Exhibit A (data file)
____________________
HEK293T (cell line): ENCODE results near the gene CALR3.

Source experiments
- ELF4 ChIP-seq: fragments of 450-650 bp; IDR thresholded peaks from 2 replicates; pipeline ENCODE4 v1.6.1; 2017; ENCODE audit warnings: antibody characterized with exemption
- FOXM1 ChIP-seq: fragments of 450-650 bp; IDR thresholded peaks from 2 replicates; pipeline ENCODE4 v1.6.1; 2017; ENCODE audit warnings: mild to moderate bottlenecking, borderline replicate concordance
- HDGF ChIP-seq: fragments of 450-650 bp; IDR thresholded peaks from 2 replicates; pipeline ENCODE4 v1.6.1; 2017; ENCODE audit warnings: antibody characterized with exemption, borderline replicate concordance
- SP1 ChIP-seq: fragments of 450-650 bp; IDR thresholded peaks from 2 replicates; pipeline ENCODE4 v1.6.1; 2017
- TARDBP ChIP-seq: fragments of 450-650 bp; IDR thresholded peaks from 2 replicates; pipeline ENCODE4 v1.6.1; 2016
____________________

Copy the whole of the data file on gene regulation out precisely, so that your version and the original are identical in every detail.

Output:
HEK293T (cell line): ENCODE results near the gene CALR3.

Source experiments
- ELF4 ChIP-seq: fragments of 450-650 bp; IDR thresholded peaks from 2 replicates; pipeline ENCODE4 v1.6.1; 2017; ENCODE audit warnings: antibody characterized with exemption
- FOXM1 ChIP-seq: fragments of 450-650 bp; IDR thresholded peaks from 2 replicates; pipeline ENCODE4 v1.6.1; 2017; ENCODE audit warnings: mild to moderate bottlenecking, borderline replicate concordance
- HDGF ChIP-seq: fragments of 450-650 bp; IDR thresholded peaks from 2 replicates; pipeline ENCODE4 v1.6.1; 2017; ENCODE audit warnings: antibody characterized with exemption, borderline replicate concordance
- SP1 ChIP-seq: fragments of 450-650 bp; IDR thresholded peaks from 2 replicates; pipeline ENCODE4 v1.6.1; 2017
- TARDBP ChIP-seq: fragments of 450-650 bp; IDR thresholded peaks from 2 replicates; pipeline ENCODE4 v1.6.1; 2016